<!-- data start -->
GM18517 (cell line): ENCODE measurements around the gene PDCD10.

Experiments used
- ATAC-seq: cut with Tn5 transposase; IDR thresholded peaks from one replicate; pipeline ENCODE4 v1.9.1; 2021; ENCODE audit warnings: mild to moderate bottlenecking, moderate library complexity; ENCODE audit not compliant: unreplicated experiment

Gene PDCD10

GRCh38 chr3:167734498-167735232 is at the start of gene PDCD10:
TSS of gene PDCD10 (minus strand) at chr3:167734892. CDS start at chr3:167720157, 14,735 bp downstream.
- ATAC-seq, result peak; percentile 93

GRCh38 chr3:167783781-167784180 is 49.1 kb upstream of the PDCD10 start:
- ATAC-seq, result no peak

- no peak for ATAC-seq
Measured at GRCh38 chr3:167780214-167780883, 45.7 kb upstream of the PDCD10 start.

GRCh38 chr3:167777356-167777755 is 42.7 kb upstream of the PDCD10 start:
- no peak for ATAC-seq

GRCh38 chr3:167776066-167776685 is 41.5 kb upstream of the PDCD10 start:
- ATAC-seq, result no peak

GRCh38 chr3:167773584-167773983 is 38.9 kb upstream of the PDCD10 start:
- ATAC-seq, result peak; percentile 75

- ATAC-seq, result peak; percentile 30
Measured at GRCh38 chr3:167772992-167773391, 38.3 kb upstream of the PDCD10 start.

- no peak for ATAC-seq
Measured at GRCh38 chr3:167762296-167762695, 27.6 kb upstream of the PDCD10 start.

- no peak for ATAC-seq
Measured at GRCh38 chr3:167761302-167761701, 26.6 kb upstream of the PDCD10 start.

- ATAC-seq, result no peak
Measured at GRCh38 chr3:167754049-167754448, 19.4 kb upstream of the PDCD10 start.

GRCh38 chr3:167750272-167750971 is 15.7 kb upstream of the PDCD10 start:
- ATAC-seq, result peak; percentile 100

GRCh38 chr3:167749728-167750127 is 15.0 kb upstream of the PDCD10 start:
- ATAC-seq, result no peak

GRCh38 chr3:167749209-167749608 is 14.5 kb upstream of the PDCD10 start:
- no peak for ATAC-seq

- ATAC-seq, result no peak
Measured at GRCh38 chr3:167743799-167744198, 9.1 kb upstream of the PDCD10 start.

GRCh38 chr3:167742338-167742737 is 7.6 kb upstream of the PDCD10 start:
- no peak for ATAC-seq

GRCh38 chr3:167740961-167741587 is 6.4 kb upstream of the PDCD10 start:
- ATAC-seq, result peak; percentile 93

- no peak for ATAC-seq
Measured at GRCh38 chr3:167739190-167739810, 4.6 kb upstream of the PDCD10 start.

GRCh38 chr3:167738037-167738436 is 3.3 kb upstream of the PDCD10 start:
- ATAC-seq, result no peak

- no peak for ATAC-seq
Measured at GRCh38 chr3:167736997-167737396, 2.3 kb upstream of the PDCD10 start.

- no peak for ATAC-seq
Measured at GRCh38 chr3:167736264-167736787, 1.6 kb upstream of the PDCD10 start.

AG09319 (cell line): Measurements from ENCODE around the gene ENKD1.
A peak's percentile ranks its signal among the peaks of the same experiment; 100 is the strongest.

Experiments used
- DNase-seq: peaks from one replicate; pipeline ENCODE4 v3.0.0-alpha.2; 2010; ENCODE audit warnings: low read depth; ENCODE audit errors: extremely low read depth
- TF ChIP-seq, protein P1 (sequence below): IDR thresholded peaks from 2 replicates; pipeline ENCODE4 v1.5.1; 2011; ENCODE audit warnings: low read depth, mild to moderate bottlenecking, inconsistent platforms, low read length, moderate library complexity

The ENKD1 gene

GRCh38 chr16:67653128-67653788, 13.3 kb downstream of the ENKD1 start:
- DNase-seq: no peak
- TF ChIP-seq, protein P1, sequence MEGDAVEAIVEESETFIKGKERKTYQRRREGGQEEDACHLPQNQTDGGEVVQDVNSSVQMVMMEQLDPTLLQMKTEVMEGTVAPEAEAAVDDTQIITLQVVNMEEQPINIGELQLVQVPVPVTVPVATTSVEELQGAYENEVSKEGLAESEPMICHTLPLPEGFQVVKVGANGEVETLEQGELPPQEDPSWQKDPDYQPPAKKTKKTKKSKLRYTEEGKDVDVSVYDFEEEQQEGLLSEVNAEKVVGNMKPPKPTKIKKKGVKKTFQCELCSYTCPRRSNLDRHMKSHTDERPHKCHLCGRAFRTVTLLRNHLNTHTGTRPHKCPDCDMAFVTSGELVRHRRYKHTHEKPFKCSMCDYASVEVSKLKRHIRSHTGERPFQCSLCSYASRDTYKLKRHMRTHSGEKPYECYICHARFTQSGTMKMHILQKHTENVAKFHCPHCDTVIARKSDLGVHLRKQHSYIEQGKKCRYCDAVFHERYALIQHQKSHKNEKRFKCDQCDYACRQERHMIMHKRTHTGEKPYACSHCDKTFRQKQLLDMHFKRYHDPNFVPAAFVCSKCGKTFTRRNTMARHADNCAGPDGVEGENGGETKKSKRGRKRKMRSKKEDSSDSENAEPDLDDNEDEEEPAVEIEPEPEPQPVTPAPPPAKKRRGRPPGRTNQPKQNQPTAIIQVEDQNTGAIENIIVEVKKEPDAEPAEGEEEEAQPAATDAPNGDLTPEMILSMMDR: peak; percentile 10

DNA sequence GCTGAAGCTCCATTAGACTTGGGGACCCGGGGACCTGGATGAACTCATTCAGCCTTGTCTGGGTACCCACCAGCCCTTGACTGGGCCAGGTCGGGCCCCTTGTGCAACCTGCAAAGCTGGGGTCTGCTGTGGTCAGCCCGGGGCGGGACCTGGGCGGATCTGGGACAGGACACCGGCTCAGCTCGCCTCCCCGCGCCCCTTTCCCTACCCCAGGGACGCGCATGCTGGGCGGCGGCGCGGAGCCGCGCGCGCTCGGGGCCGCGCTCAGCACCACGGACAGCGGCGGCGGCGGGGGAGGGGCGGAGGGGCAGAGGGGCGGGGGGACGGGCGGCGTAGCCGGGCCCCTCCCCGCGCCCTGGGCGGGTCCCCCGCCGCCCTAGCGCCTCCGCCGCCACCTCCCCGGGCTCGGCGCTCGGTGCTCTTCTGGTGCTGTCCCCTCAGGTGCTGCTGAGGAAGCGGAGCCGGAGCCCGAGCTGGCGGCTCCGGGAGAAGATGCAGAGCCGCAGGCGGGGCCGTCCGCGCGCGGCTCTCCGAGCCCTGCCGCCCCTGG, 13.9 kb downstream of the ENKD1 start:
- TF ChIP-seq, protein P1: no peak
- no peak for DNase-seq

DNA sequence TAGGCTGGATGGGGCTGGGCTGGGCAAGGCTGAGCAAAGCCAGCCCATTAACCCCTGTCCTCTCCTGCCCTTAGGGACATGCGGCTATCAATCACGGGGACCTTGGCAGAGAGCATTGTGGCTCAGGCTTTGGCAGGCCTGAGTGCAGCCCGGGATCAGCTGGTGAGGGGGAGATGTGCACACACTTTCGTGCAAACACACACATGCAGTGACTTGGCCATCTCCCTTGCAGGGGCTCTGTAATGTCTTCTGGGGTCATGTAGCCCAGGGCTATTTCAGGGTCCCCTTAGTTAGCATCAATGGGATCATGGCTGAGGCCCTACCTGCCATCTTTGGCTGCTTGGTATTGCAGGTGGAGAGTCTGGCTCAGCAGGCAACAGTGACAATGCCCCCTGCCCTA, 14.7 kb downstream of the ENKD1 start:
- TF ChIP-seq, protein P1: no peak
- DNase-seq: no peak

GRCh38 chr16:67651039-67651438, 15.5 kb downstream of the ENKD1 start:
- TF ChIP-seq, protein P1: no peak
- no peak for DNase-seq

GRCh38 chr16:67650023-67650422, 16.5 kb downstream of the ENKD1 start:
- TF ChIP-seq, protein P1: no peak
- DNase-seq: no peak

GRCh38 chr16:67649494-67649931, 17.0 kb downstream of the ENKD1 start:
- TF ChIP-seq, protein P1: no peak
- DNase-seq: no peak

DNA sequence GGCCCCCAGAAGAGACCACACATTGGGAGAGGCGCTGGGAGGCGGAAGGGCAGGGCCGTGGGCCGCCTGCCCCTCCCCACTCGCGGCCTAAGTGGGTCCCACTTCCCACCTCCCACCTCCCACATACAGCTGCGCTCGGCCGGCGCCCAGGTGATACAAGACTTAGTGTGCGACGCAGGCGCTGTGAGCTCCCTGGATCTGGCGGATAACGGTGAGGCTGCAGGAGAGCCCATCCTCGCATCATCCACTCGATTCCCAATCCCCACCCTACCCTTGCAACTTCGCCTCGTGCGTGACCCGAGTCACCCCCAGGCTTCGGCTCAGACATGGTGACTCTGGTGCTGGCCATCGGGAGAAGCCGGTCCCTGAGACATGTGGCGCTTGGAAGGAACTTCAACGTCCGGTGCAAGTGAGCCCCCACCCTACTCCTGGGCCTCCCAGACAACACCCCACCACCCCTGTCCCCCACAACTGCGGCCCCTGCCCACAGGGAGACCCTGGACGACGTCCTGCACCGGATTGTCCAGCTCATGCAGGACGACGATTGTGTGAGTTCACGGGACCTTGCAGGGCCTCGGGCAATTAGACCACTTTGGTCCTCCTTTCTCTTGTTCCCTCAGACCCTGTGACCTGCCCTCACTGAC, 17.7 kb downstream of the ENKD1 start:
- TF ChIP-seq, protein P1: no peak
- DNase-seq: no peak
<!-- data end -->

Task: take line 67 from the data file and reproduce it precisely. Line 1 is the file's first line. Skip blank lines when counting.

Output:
GRCh38 chr16:67649494-67649931, 17.0 kb downstream of the ENKD1 start: